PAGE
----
By Leslie Daniels, Spalding School of Writing Creative Fiction Faculty
One of the things I love about writing well is its wildness. You’d think there would be rules or a path, a recipe even, to the deep heart of your writing, but there is not. You must find it anew for each piece.
By Katy Yocom, Spalding School of Writing Associate Director of Communications and Alumni Relations
This is the time of year when students and alums start sending me GIFs of impatient cats, with captions like “Me watching my email for news about Paris.”
I know you’re eager to make your plans. I swear we’re not holding out on you; we’re just putting the final touches on the residency. And in that spirit, even though final details are still in progress, here’s what I can tell you.
By Debra Kang Dean, Spalding School of Writing Poetry Faculty
For any circuit the electrical current is directly proportional to the voltage and is inversely proportional to the resistance.
As a consequence of my bewilderingly high scores in the electronics section of the battery of tests I had to take before enlisting in the Air Force, I was recruited into the field of ground radio repair. It turned out to be a poor match since I never really got beyond being able to read schematics; I console myself by believing that one need also have mechanical sense to do well, and my scores on that part of the test had been dismal.
By Elaine Orr, Spalding School of Writing Fiction and Creative Nonfiction Faculty
I recently had the good fortune of a one-week writing residency at the Virginia Center for the Creative Arts, not a long retreat, but long enough to crack open my novel-in-progress, roam around in it and warm it up. Anyone who has written a novel knows that if you leave it too long, it goes cold, and it’s frightening to go back in. It’s like entering a winter abode with no means of heat. And who knows if things have gotten worse while you were away. Maybe the furniture is shabbier than you remember, the cupboards barer, the wallpaper flapping off the walls. It really can be like entering a haunted house.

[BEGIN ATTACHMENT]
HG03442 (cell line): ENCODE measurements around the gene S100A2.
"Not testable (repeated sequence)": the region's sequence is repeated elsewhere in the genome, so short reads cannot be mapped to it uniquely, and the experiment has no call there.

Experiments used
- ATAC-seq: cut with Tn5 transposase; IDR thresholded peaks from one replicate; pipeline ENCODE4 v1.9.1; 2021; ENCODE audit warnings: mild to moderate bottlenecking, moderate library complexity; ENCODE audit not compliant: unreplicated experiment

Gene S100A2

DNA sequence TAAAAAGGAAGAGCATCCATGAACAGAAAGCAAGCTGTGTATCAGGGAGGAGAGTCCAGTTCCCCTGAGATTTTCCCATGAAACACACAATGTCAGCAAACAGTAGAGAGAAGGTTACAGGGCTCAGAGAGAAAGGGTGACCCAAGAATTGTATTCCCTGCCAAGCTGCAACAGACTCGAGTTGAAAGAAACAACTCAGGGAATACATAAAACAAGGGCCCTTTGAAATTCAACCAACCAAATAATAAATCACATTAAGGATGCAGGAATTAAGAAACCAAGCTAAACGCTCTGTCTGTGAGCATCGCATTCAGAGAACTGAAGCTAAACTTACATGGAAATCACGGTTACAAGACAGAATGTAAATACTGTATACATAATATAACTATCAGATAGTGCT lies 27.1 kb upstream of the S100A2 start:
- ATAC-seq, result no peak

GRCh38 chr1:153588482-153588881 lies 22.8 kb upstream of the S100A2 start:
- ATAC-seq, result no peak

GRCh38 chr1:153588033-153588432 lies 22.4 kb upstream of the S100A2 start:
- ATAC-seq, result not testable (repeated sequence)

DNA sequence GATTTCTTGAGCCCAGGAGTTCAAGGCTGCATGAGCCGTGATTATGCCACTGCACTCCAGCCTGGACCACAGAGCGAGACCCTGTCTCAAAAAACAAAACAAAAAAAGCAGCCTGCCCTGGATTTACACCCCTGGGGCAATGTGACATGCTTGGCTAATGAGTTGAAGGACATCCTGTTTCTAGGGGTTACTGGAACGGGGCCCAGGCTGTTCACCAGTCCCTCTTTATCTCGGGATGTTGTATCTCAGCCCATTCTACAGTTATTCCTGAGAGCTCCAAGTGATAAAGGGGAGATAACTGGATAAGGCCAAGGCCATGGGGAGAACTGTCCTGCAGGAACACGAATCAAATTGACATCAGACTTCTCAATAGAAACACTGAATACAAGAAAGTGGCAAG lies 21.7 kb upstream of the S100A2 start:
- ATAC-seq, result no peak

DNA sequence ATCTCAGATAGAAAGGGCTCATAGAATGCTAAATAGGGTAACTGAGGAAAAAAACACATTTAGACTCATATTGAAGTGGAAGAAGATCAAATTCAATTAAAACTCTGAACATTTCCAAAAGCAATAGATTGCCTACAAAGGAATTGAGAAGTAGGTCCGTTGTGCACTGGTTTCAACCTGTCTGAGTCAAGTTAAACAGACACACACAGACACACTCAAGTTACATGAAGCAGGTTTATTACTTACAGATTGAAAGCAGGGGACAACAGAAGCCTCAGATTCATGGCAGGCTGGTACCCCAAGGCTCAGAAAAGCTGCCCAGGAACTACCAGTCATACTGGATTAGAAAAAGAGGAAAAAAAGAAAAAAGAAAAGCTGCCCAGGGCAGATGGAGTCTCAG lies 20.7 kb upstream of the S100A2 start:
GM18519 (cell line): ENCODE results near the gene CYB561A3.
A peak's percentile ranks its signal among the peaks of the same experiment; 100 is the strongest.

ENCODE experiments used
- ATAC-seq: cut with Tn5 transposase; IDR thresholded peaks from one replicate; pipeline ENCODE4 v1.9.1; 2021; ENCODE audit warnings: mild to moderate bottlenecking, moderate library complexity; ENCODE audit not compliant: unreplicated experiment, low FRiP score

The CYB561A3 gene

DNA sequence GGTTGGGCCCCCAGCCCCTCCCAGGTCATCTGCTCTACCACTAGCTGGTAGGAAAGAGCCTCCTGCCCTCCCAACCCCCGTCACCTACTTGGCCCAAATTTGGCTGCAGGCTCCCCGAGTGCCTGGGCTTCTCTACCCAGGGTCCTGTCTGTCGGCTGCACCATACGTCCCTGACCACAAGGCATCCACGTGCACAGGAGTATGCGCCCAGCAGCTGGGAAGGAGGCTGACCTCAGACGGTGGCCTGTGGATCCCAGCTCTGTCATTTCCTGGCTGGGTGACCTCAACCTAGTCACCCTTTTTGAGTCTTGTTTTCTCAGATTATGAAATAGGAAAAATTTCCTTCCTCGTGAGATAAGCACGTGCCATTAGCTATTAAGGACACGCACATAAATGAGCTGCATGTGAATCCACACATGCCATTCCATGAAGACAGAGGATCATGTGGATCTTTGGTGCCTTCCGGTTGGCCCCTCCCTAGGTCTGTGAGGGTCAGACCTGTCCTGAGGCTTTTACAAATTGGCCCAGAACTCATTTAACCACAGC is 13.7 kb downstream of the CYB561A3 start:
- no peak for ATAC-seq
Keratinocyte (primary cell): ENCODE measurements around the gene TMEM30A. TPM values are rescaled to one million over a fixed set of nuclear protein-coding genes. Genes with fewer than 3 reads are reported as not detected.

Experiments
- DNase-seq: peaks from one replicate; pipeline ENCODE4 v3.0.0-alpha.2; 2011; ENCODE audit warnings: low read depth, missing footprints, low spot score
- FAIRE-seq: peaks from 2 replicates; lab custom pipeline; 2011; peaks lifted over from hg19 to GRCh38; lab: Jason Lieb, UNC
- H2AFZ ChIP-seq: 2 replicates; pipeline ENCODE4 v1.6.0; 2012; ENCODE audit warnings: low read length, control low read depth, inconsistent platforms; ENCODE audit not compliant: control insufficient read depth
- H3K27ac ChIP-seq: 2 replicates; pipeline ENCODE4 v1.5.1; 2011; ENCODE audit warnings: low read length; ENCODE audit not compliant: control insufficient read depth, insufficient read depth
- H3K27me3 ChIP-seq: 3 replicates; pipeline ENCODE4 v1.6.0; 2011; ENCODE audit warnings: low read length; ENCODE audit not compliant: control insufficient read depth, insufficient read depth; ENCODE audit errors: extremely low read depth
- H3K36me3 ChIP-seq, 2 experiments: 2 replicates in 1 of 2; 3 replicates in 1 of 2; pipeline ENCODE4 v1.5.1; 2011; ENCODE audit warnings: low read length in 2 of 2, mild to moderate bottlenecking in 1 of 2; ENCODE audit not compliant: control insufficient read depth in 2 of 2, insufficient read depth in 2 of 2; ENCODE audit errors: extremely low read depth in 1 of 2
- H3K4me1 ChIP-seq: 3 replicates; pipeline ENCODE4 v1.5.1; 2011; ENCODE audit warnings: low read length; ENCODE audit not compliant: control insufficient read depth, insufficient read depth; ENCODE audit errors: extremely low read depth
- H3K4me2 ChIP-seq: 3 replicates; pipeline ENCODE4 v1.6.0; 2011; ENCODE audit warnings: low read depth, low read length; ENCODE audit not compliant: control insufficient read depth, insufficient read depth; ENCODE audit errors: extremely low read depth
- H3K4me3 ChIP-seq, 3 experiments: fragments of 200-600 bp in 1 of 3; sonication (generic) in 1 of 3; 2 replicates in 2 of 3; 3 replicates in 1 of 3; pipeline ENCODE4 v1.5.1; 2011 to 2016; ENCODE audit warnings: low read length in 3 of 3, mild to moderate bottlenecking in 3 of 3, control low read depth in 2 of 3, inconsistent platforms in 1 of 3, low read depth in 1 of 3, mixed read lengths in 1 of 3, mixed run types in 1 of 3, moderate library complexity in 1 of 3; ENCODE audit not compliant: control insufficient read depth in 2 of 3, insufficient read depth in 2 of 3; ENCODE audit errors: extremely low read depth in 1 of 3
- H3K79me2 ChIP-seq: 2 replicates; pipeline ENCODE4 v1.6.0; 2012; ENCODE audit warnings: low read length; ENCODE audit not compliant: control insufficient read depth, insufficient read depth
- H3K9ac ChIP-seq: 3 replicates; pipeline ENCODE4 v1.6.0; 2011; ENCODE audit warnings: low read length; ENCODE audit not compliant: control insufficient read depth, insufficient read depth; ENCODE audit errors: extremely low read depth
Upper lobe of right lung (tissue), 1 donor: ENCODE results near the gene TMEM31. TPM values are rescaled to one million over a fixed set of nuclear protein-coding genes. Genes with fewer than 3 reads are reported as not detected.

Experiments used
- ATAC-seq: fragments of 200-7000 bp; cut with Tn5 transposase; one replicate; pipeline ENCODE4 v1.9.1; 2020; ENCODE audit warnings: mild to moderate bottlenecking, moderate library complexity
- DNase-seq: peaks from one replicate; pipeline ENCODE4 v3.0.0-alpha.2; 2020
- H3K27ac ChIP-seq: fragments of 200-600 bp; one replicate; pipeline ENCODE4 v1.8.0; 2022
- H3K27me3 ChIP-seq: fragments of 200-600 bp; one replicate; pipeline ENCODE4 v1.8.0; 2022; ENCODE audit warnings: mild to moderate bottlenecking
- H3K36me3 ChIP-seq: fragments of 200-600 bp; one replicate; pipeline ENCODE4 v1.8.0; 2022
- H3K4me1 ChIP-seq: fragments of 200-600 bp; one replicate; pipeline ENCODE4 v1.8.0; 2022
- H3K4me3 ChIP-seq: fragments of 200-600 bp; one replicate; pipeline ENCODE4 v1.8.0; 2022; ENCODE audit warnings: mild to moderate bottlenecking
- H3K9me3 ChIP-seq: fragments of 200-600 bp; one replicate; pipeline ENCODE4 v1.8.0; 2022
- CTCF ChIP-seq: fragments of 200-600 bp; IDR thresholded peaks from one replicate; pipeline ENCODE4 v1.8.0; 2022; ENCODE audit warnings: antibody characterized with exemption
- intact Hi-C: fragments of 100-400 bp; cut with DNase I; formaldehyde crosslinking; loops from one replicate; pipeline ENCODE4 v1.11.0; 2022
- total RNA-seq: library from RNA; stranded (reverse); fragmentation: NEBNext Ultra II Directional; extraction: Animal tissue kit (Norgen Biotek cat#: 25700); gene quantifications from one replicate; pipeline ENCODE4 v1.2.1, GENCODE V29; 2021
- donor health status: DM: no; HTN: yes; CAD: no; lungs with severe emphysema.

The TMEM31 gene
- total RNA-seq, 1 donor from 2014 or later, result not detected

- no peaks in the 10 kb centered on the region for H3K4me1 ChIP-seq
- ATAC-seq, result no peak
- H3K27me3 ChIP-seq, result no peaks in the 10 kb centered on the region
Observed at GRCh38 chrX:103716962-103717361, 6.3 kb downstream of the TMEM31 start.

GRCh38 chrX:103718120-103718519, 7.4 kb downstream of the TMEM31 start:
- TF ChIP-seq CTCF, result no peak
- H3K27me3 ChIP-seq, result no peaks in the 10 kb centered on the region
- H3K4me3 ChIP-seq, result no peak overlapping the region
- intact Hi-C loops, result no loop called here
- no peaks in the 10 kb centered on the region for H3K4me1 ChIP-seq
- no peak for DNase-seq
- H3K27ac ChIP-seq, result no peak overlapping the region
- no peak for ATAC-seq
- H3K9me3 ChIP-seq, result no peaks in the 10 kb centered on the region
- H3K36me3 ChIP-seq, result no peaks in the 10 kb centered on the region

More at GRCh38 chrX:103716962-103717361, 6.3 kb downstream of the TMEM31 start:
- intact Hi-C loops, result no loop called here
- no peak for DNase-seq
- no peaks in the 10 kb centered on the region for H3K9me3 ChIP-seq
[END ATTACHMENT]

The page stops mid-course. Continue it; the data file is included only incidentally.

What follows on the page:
By Eleanor Morse, Spalding School of Writing Fiction Faculty
Ocean Vuong, a soft-spoken and brilliant Vietnamese-American poet and fiction writer and a 2019 recipient of a MacArthur fellowship, said, “Often we demand of the American novel to be cohesive, a monolithic statement of a generation, but having grown up post-911, cohesion was not part of my generation’s imagination, nor our language, nor our self-identity, and I felt if I were to write my version of an American novel, it would have to look more like fragmentation.
By Julie Brickman, Spalding School of Writing Fiction Faculty
Years ago, when I was writing my first novel, I got into a new relationship. For the first few weeks, it colonized my mind and I parsed every word, gesture and intuition for meaning. One night, deep in dreamland, I got a phone call. It was Kendra Quillan, my protagonist. “Where are you?” she said, and hung up.
By Fenton Johnson, Spalding MFA Creative Nonfiction and Fiction Faculty
“Nothing induces silence like experience,” wrote Flannery O’Connor, an observation that comes to mind more often as I grow older. On occasion I have considered that the best way to teach creative writing might be for the workshop to read together, first in silence and then aloud, a paragraph by a master, then sit with that paragraph in silence for the next two hours. These thoughts come particularly to mind now because, in teaching my most recent Spalding intensive, I neglected to conclude my workshop with the admonition with which I conclude all my workshops, i.e., forget everything I’ve said, open your heart, go out and look at the world, and write.
Have you ever turned the last page of a good book and wished you could sit down and have a meaningful conversation with the author? I had just finished reading an advance copy of Three Ways to Disappear by Katy Yocom and decided to act on that impulse.
Writers tend to like stories about the way that other writers write, the processes and habits and superstitions and the curious little quirks that define a writer’s methods. And bound up with this interest in writerly process, there is also a related obsession with something less glamorous, less romantic: speed.